The Minnesota legislature has been in a months-long battle to agree on a stadium proposal that would keep the Vikings in town (it looks like they'll succeed), and it's a safe bet that they won't be the last city or state that has this problem, as the debate over publicly-financed stadiums continues nationwide.
At the same time, the NFL's facing unprecedented scrutiny over the health risks inherent to football, intellectuals are debating whether we should ban the college game, and this week, ESPN's Outside the Lines reported on the risks of football among youth.
All of which leads to a good question as cities and states fork over hundreds of millions of dollars and take on 30-year stadium bonds: Will new football stadiums actually outlive football?
This blog post takes a good look at the issue, and centers of this:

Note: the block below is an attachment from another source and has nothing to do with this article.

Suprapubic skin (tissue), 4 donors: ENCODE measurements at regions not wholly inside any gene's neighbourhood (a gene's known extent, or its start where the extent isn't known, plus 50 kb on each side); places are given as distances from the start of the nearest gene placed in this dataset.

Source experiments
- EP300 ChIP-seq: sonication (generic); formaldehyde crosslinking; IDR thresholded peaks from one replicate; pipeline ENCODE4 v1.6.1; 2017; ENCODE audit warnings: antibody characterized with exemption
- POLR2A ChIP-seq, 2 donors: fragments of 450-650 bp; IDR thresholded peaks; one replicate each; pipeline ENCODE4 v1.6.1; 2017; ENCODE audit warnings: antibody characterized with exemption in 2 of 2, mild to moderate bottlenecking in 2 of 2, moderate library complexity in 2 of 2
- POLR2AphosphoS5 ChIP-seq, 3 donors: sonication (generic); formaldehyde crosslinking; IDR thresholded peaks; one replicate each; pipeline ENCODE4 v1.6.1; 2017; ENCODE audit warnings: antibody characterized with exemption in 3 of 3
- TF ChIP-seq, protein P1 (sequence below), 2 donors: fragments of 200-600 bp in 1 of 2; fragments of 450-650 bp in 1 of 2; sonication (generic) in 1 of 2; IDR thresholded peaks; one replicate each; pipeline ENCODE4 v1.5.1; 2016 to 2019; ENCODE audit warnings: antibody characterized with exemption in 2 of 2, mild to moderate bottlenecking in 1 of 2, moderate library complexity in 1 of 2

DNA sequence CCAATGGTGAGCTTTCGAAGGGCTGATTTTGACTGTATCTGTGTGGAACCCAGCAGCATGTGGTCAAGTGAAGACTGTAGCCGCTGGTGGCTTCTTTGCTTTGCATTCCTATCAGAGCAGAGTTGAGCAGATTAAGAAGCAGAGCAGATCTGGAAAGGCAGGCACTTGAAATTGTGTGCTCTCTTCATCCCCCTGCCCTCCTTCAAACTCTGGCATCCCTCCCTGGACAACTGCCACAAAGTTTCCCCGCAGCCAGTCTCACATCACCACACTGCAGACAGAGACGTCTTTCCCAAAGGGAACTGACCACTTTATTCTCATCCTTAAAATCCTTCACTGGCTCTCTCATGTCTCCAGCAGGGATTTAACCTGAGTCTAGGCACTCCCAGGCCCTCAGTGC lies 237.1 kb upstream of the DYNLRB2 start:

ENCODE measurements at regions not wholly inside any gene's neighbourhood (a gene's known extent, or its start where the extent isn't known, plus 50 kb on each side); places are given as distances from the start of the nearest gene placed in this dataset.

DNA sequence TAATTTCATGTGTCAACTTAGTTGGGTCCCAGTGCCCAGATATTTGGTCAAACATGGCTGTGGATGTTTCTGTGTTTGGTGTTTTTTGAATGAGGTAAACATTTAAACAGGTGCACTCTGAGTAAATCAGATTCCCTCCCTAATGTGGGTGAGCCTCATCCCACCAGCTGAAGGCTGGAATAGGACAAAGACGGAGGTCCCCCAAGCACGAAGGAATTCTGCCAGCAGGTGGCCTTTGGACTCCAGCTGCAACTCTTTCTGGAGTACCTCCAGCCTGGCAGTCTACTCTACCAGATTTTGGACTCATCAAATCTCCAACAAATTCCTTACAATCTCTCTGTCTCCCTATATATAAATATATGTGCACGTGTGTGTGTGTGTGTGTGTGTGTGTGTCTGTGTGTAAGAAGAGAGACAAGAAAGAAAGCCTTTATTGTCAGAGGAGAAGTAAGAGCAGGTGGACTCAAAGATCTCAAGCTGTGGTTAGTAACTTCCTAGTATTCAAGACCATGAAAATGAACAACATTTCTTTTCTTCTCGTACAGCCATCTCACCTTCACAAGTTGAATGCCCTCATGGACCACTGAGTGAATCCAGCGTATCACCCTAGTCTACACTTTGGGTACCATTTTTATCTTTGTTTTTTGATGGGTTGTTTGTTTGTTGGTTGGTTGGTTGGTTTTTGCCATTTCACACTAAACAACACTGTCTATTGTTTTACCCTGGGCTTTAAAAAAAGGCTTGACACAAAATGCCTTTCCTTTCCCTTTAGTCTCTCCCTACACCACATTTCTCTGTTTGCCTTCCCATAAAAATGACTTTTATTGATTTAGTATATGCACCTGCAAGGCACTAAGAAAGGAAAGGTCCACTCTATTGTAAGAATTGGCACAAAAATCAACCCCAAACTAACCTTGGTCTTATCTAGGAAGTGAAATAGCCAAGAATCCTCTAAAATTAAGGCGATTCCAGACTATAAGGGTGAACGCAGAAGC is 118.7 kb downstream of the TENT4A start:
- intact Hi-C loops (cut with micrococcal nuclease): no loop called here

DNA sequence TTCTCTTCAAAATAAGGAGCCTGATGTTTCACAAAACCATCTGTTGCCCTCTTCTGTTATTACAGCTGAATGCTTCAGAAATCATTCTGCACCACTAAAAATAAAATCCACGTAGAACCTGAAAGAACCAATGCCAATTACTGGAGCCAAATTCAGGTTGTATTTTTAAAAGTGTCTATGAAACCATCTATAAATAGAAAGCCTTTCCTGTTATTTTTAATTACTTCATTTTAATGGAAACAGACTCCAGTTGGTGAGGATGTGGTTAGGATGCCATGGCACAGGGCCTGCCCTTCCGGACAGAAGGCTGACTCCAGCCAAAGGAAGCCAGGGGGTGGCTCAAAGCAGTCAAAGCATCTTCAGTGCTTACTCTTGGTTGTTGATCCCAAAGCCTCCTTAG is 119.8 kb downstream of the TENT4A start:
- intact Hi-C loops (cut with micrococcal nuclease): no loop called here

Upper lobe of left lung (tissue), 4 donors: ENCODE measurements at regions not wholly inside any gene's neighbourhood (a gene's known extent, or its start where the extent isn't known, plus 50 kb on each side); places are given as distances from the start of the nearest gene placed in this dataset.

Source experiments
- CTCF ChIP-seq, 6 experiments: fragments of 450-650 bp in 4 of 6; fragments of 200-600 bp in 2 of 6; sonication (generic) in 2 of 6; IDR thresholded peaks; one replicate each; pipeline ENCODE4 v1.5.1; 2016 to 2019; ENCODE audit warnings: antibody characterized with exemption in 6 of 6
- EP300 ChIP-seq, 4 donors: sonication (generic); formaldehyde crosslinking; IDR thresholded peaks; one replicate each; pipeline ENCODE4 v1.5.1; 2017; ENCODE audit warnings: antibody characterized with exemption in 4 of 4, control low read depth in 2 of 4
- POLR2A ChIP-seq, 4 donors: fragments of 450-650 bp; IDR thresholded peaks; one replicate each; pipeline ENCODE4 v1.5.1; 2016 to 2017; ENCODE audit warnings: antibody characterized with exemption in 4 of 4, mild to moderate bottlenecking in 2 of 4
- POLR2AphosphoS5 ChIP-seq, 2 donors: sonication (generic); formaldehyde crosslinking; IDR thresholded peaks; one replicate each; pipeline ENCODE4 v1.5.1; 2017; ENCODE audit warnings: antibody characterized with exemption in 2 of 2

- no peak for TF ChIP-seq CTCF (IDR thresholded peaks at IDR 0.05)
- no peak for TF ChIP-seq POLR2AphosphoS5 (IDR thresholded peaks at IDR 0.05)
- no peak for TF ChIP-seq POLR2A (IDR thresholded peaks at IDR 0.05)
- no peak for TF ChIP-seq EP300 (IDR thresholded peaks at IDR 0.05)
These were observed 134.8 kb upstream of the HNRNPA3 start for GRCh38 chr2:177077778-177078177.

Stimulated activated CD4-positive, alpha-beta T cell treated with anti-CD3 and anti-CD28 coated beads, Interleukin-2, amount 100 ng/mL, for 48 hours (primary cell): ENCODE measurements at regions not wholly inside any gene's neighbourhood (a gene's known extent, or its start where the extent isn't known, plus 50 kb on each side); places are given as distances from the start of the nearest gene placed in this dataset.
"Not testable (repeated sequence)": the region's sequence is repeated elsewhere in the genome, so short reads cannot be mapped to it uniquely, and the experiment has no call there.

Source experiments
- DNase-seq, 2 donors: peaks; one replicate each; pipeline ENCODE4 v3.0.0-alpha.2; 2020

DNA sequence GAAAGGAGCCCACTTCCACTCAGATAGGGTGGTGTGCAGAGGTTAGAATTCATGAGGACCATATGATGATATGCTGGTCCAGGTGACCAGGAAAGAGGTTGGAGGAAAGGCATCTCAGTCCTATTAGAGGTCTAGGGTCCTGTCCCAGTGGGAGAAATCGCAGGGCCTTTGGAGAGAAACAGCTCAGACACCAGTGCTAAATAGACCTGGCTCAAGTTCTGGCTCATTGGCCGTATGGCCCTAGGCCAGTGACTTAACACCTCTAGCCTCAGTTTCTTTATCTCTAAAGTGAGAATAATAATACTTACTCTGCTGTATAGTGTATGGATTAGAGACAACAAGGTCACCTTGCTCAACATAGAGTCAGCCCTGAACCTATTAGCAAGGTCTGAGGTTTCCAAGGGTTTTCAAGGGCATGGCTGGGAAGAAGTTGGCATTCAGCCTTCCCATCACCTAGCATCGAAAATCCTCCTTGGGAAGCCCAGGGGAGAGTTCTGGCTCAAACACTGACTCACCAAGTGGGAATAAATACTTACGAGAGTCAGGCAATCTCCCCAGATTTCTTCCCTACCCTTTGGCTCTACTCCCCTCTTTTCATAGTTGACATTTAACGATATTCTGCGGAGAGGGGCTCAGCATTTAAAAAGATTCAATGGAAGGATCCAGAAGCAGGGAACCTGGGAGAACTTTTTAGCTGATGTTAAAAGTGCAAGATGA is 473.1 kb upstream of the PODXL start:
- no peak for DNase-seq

when you're talking about building a stadium that probably won't be open for five years and then is expected to last another 30, it's good to take the long view. And the long view for football is indeed problematic...
The NFL is facing what seems like a neverending current of litigation surrounding football and its health risks, but worse than that, there's no real solution in sight.
So when you talk about the future of football, there's more uncertainty than you'd expect considering how outrageously popular it's been for the past 10 years. Sure, there's a chance they don't play the game at all in 30 years, but that's an extreme scenario. More likely? As the public understands the risks better, it could become something like boxing or pro wrestling, marginalized and taboo among the mainstream (and without all the big money sponsorships from image-conscious beer and car companies).
In other words, a city's investment in pro football may not bring back the same return 20 years from now. Anyway, it's just a question, and nobody can really answer for sure as to where football's headed. But the question itself says a lot about where football is in 2012.